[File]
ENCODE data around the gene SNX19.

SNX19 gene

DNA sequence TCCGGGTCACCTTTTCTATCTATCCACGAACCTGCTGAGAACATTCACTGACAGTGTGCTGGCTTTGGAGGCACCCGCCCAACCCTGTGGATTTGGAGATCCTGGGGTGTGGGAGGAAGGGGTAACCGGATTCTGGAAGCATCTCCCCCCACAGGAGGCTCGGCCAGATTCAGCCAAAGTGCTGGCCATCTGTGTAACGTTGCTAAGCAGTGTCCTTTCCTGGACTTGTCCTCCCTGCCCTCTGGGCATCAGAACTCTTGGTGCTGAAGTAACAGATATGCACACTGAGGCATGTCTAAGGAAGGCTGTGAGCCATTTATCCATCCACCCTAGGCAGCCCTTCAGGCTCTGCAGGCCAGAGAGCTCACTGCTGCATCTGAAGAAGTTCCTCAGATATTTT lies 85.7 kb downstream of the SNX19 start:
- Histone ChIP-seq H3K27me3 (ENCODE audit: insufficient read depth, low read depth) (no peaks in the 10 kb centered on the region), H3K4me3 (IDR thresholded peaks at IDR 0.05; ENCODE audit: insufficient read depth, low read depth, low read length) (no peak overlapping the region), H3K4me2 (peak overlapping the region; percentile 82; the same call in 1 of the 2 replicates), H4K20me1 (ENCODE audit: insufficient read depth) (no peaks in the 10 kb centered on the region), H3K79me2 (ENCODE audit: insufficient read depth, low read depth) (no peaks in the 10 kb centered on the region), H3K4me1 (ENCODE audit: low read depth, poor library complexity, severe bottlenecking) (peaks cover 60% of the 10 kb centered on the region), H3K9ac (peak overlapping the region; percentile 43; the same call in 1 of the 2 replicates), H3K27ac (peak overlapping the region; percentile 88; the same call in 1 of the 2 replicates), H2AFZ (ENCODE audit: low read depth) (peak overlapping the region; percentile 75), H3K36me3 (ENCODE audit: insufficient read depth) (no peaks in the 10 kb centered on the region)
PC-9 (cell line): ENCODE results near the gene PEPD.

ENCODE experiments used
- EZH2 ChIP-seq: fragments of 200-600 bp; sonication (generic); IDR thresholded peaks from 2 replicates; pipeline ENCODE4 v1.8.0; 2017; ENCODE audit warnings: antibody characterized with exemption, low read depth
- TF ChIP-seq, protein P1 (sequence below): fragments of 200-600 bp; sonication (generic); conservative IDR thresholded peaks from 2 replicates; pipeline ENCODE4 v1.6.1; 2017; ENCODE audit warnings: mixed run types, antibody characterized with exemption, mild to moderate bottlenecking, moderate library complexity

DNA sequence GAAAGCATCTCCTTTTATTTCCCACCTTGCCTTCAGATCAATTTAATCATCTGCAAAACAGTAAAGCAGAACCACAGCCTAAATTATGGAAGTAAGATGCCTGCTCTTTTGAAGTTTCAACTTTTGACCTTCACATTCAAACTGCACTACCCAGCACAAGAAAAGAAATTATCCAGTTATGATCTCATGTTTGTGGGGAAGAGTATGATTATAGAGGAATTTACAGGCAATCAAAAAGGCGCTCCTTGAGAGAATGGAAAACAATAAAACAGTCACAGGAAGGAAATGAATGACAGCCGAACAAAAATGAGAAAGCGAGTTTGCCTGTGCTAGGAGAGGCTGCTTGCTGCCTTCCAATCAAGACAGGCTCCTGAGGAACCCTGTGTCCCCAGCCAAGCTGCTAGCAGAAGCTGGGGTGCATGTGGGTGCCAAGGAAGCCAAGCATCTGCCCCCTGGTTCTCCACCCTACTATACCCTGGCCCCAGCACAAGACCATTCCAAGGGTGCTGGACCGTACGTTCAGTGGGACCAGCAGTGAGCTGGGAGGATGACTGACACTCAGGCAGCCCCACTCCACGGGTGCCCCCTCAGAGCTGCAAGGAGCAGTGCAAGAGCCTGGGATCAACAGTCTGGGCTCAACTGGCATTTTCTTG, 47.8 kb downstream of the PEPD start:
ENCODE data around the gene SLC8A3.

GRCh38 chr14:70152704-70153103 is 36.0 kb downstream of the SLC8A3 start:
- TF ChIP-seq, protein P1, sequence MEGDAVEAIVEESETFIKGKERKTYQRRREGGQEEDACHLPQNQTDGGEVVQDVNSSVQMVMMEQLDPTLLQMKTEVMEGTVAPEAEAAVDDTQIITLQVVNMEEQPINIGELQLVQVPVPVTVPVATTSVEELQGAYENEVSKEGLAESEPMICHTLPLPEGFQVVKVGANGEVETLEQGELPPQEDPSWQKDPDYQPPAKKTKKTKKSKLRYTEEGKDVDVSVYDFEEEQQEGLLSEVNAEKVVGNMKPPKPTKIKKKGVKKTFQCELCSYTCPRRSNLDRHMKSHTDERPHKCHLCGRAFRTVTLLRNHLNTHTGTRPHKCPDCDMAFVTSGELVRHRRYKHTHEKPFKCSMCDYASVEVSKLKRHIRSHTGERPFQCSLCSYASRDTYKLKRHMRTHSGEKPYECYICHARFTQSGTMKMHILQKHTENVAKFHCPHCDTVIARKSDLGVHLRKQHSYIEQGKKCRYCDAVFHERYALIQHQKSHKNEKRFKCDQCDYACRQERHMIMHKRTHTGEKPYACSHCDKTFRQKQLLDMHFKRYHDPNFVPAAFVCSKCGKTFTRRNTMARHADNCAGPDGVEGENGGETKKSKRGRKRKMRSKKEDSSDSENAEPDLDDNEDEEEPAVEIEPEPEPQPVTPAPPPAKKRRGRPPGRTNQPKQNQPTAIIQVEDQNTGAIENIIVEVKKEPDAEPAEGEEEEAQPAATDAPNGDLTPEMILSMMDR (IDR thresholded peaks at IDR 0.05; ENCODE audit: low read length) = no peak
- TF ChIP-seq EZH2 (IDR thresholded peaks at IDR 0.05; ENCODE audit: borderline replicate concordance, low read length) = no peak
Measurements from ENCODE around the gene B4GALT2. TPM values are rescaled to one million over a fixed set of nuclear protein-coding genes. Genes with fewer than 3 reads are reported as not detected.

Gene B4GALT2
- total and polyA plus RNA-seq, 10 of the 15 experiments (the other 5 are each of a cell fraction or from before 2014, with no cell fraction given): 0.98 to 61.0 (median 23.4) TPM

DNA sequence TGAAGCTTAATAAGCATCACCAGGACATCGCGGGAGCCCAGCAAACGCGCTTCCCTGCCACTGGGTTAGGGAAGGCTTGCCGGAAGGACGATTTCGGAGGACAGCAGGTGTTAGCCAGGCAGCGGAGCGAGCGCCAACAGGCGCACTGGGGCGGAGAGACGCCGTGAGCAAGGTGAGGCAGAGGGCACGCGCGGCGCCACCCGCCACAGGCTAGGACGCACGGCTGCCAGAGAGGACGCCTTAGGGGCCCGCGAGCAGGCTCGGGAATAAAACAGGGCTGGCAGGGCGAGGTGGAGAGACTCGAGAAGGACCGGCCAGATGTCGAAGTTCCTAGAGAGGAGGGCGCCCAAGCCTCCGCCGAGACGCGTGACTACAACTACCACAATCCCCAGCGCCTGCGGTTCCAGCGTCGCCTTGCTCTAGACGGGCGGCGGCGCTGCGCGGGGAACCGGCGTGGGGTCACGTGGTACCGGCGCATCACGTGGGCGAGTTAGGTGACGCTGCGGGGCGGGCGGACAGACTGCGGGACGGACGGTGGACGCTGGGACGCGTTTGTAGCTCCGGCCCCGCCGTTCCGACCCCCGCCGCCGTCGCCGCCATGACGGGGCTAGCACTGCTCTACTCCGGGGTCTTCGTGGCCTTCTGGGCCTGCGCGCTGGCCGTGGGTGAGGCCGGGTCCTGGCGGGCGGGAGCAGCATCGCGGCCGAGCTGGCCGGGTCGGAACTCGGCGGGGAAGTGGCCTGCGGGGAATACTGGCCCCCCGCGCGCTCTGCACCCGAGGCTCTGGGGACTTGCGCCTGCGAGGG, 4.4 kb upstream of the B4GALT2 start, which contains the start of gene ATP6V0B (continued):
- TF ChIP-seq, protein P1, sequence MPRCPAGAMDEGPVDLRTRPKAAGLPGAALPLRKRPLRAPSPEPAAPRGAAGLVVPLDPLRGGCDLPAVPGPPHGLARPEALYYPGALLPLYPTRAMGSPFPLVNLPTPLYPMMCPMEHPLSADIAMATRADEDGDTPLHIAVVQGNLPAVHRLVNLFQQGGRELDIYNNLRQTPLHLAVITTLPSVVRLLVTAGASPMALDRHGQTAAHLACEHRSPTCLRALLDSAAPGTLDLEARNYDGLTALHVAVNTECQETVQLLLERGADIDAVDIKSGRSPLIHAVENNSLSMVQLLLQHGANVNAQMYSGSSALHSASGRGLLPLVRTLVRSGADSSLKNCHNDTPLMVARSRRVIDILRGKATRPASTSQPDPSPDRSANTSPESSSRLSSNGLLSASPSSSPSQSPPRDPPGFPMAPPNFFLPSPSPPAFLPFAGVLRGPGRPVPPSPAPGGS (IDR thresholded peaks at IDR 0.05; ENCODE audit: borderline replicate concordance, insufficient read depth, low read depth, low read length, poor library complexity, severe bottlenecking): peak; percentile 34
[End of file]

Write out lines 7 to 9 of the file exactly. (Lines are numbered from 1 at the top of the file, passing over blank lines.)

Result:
- EZH2 ChIP-seq: fragments of 200-600 bp; sonication (generic); IDR thresholded peaks from 2 replicates; pipeline ENCODE4 v1.8.0; 2017; ENCODE audit warnings: antibody characterized with exemption, low read depth
- TF ChIP-seq, protein P1 (sequence below): fragments of 200-600 bp; sonication (generic); conservative IDR thresholded peaks from 2 replicates; pipeline ENCODE4 v1.6.1; 2017; ENCODE audit warnings: mixed run types, antibody characterized with exemption, mild to moderate bottlenecking, moderate library complexity

DNA sequence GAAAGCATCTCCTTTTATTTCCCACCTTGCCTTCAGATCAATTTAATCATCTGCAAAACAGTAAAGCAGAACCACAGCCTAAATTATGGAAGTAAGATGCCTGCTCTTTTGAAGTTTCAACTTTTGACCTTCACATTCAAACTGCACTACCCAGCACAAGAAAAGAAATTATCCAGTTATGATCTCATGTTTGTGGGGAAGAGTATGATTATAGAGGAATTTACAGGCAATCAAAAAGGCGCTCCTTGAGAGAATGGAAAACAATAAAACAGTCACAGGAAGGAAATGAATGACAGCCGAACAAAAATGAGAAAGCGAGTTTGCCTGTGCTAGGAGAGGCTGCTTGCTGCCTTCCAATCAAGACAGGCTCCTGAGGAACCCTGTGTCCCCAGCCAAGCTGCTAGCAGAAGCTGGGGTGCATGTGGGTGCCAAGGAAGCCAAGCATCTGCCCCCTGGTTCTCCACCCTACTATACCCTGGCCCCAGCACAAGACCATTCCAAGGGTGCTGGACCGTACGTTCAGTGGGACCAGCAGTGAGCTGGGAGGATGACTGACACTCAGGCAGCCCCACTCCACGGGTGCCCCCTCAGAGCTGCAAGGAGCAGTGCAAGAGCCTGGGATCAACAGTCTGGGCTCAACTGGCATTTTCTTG, 47.8 kb downstream of the PEPD start: